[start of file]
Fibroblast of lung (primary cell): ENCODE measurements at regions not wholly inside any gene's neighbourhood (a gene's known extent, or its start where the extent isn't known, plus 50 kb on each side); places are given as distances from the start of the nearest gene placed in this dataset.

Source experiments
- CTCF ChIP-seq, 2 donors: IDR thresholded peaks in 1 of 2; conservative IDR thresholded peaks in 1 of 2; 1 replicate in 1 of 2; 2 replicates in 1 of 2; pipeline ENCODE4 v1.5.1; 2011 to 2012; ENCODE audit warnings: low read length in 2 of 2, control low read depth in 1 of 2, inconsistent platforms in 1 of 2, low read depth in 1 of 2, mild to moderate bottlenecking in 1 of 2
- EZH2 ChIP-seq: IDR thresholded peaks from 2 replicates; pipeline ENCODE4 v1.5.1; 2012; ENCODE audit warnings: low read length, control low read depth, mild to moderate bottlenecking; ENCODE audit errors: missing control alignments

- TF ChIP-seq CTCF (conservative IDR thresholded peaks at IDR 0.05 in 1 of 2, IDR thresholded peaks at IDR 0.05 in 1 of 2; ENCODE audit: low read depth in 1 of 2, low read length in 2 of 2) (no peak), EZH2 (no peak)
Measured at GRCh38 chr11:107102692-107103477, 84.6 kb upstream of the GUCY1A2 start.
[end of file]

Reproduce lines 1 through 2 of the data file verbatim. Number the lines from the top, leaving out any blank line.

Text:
Fibroblast of lung (primary cell): ENCODE measurements at regions not wholly inside any gene's neighbourhood (a gene's known extent, or its start where the extent isn't known, plus 50 kb on each side); places are given as distances from the start of the nearest gene placed in this dataset.

Source experiments